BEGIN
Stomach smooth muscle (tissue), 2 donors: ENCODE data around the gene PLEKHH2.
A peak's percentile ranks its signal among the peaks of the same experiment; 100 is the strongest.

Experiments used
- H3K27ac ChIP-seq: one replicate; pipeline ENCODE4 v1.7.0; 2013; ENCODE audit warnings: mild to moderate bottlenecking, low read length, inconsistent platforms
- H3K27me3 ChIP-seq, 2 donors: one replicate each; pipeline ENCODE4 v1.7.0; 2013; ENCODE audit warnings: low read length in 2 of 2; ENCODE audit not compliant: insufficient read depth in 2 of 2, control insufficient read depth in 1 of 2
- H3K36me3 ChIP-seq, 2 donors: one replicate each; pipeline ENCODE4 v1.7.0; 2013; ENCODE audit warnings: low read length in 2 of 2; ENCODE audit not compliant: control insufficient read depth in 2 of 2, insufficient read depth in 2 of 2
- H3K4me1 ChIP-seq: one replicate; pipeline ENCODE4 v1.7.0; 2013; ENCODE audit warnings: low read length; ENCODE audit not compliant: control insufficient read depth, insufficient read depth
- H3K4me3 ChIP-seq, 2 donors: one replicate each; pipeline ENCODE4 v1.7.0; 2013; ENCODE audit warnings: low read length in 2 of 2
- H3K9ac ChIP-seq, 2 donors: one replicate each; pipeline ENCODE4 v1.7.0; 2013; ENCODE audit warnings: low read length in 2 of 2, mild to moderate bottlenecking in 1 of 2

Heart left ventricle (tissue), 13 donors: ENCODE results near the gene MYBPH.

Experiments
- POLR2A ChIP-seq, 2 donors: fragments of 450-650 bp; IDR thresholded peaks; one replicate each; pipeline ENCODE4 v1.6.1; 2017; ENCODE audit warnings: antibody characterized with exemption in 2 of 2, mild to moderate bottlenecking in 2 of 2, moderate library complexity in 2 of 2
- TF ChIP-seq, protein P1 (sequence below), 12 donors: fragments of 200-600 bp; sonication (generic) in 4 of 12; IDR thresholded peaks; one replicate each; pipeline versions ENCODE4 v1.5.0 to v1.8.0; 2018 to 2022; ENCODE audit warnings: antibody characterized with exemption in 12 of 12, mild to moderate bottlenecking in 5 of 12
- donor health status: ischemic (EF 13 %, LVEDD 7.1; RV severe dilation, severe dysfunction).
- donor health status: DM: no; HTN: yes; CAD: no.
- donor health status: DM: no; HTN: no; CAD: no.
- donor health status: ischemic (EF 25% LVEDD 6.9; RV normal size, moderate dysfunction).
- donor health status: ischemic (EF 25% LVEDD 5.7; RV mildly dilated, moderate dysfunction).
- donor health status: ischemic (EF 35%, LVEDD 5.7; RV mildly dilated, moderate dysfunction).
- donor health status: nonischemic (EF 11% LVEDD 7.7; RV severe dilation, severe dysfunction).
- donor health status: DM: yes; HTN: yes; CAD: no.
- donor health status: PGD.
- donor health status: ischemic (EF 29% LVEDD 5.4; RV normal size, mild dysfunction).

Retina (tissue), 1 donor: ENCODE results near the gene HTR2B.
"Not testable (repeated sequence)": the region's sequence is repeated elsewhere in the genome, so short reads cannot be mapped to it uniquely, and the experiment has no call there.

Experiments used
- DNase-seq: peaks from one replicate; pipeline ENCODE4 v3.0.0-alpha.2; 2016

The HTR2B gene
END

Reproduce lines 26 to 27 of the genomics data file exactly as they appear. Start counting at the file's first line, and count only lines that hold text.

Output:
Experiments used
- DNase-seq: peaks from one replicate; pipeline ENCODE4 v3.0.0-alpha.2; 2016